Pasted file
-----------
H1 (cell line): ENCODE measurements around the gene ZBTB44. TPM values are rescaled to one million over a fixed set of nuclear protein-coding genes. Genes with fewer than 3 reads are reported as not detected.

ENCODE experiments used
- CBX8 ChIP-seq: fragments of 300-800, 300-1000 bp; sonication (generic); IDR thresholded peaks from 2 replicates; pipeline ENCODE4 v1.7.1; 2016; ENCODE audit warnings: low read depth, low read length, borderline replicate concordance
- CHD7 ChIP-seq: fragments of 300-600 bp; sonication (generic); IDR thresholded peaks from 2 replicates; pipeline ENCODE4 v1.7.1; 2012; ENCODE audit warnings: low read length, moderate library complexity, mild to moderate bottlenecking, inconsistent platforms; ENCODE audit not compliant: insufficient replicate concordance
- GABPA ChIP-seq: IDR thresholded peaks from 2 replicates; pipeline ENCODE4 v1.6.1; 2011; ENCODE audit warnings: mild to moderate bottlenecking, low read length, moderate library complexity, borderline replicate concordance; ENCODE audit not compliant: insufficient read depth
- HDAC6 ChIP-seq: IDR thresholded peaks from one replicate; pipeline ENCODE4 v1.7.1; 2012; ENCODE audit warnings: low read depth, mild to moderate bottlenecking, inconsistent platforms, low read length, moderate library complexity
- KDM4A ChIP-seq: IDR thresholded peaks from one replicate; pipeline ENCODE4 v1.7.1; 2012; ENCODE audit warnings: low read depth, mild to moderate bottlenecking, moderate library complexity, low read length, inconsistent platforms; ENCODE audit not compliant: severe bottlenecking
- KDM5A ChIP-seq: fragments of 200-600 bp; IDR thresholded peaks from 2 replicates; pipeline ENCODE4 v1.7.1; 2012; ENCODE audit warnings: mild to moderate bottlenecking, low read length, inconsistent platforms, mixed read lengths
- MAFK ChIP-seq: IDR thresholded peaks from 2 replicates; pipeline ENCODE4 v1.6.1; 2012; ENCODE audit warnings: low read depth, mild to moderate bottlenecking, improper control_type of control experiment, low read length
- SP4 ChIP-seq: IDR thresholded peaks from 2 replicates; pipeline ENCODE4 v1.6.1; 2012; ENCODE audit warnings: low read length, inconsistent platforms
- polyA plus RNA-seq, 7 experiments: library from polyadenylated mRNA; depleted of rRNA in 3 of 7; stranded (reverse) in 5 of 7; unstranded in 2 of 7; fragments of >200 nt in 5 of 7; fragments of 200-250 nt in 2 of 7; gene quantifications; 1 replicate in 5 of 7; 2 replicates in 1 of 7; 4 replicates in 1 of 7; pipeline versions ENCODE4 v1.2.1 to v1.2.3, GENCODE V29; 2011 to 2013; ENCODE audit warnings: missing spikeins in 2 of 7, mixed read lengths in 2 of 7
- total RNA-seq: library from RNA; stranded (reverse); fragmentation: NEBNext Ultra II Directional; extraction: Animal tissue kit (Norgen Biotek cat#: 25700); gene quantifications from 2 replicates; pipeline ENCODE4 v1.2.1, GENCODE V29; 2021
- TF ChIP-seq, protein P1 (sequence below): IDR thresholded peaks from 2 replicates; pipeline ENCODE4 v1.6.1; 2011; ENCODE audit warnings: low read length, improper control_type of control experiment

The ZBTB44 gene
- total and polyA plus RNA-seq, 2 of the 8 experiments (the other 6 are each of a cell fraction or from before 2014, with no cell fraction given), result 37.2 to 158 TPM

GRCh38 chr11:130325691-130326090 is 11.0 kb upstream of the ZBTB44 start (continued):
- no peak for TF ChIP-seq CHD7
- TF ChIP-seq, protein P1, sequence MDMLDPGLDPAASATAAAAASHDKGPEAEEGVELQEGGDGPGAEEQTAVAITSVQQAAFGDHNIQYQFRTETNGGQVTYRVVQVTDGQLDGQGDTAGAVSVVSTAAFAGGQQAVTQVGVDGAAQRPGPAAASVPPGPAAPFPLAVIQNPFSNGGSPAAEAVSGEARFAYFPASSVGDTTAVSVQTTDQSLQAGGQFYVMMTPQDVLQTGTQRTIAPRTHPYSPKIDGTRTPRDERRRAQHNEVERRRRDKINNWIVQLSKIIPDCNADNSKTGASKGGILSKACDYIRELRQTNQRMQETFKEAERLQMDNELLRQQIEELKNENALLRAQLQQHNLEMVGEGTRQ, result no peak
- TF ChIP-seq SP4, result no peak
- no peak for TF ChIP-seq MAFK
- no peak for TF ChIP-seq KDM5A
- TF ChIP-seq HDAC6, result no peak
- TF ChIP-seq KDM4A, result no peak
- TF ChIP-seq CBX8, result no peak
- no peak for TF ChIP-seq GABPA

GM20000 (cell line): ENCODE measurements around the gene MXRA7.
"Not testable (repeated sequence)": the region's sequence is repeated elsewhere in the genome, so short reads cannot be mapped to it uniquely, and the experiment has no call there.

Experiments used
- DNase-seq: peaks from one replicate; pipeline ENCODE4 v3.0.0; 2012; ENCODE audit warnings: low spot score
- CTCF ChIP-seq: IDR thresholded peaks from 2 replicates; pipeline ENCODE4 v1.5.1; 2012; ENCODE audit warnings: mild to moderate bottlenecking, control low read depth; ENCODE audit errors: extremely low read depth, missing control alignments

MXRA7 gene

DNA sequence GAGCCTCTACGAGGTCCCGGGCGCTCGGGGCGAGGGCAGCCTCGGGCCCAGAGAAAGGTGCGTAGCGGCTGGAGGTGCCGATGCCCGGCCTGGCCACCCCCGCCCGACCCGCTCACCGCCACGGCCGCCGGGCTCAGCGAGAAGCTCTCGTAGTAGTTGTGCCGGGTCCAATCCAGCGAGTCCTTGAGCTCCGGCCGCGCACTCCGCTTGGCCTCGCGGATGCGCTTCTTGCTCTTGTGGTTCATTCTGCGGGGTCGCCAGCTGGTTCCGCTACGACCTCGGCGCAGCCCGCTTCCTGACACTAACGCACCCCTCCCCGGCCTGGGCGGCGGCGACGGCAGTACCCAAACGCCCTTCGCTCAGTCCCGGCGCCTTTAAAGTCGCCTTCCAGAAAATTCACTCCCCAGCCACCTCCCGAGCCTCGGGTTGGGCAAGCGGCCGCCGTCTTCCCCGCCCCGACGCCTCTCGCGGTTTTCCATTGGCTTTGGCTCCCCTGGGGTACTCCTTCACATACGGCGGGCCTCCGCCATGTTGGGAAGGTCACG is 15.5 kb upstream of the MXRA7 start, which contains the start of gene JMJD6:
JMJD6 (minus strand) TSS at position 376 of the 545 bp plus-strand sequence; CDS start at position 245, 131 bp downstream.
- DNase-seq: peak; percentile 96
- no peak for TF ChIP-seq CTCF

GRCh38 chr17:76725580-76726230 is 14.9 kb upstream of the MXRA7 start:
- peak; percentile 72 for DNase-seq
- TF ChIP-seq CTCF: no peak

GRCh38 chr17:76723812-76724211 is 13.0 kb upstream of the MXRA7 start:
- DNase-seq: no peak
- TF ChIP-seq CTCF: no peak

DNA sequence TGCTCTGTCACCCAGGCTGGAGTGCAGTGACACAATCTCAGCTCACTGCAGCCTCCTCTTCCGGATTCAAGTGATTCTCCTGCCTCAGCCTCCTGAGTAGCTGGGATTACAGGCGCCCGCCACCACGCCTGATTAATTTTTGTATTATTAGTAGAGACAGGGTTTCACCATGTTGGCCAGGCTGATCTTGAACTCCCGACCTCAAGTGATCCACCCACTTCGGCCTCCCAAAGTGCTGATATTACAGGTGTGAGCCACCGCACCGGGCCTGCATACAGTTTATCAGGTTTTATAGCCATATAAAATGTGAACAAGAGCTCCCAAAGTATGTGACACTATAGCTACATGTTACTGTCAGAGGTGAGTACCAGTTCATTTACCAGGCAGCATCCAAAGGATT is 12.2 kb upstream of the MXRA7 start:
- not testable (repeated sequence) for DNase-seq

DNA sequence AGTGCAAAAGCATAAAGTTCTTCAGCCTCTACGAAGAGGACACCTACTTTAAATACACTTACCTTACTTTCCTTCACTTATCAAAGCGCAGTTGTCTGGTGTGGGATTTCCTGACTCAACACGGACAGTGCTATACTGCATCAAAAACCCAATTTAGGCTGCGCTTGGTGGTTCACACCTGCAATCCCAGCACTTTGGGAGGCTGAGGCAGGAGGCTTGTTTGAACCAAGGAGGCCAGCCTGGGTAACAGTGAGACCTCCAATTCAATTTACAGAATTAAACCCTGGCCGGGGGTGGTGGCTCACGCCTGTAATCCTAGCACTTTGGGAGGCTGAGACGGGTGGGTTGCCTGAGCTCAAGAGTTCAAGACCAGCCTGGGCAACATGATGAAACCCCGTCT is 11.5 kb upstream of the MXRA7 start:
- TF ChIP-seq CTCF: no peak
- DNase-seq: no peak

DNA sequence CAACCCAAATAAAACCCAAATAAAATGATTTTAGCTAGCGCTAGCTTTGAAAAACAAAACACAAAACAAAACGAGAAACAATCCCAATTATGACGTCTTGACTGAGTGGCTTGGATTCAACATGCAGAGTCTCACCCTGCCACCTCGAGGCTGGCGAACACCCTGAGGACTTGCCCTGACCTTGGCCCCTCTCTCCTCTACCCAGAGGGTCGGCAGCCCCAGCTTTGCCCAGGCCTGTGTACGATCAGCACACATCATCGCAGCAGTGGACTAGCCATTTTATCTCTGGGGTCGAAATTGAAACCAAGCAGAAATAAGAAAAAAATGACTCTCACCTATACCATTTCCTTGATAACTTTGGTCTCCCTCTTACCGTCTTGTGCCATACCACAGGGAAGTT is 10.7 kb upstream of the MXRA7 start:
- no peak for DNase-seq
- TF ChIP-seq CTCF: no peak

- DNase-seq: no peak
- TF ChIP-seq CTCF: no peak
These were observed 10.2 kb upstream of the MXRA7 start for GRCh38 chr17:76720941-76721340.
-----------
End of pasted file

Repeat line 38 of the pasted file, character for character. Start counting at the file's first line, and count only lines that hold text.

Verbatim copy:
- TF ChIP-seq CTCF: no peak